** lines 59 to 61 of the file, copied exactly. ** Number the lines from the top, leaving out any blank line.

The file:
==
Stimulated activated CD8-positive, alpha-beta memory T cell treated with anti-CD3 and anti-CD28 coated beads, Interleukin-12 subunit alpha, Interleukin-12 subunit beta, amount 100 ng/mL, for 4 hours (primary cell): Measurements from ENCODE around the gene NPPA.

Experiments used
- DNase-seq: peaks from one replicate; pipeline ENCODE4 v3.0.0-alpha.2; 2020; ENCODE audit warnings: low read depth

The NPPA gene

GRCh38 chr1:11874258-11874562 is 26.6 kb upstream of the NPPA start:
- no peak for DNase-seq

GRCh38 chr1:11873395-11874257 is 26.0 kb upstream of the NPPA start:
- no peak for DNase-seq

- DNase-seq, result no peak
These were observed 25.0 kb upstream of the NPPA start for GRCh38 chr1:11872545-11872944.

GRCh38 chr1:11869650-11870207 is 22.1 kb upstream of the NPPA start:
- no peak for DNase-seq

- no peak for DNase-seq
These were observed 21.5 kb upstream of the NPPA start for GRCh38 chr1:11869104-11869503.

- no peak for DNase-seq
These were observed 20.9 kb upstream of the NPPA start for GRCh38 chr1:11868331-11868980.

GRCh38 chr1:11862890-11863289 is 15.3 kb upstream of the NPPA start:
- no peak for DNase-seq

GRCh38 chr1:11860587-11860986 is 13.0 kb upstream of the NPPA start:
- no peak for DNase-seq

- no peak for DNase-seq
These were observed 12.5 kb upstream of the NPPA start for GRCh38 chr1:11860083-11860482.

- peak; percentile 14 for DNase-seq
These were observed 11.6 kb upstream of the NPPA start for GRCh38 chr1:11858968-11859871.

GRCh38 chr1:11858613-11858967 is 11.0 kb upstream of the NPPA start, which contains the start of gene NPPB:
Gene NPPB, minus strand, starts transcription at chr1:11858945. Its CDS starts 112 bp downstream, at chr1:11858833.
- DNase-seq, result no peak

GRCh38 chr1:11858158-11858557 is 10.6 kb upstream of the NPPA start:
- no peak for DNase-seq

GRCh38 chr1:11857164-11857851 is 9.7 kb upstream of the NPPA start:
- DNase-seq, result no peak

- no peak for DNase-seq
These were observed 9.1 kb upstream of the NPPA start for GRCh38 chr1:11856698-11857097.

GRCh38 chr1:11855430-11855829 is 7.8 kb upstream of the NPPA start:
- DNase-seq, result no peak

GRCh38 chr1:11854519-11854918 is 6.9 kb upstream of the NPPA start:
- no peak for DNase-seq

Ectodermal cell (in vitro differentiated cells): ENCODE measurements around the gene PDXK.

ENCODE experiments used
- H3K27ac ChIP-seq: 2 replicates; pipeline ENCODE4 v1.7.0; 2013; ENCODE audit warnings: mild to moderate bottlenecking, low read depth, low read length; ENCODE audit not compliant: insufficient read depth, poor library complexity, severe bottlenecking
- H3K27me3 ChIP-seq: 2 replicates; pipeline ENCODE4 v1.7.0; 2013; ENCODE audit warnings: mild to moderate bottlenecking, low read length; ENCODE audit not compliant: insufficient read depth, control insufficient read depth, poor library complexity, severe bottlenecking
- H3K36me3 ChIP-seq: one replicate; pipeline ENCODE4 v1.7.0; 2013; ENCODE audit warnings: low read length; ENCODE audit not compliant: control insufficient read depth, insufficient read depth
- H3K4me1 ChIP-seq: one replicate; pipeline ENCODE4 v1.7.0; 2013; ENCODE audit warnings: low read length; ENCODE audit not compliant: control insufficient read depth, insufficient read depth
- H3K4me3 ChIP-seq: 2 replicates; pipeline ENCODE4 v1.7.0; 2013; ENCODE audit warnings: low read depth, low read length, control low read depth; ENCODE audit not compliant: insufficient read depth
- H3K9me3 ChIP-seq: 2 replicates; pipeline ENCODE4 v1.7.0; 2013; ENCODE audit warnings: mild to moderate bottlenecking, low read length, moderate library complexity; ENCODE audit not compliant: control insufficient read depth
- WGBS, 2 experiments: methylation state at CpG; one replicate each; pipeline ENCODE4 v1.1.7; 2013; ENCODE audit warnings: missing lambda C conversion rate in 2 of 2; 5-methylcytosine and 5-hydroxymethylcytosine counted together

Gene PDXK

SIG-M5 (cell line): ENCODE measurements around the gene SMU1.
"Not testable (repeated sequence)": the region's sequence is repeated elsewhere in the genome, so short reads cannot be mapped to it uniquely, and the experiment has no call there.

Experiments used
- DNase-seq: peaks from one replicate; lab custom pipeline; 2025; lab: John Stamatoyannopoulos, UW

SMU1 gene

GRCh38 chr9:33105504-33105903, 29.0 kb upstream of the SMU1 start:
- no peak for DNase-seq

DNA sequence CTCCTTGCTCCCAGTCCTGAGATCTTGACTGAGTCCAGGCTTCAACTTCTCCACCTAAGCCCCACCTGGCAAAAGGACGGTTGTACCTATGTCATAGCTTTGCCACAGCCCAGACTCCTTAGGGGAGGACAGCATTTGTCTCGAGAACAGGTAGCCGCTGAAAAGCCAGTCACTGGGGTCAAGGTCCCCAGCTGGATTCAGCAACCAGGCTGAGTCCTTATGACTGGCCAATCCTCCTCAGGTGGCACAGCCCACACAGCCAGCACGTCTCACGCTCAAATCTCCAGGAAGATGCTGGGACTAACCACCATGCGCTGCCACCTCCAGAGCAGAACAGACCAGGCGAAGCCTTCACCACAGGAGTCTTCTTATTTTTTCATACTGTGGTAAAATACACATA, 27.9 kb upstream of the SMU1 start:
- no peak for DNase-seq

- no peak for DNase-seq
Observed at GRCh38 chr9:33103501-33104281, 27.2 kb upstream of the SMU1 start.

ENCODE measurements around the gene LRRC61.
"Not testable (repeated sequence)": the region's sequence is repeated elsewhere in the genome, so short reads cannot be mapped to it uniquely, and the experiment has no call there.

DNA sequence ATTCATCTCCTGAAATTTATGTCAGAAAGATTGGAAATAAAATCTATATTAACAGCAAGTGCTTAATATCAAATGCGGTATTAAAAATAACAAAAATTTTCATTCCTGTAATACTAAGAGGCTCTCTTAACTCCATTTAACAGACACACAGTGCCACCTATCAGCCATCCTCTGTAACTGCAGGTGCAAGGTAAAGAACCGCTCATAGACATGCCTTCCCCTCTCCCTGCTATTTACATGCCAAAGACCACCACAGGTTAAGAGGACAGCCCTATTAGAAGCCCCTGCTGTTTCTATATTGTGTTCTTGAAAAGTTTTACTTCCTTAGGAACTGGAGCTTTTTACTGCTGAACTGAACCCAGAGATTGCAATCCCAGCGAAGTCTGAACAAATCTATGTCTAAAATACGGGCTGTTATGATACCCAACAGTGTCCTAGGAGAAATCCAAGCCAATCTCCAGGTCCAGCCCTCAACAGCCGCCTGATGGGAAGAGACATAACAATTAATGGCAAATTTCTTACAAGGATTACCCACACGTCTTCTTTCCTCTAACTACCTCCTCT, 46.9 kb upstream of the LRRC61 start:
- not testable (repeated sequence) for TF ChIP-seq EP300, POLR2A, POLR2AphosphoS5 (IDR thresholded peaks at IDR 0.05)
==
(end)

ENCODE measurements around the gene LRRC61.
"Not testable (repeated sequence)": the region's sequence is repeated elsewhere in the genome, so short reads cannot be mapped to it uniquely, and the experiment has no call there.

DNA sequence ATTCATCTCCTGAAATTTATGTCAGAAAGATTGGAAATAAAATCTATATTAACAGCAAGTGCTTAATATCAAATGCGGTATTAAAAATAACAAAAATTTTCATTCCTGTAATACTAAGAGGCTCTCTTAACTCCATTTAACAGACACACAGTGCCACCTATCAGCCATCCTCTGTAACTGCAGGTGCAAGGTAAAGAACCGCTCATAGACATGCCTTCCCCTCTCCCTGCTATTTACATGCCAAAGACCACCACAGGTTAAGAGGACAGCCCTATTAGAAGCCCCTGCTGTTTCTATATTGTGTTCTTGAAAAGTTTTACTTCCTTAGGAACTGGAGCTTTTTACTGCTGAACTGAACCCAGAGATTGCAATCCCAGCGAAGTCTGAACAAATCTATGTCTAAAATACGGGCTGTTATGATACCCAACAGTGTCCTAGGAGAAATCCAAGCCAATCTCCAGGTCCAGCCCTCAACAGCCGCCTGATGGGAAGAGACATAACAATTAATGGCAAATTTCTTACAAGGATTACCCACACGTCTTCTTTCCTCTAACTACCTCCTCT, 46.9 kb upstream of the LRRC61 start: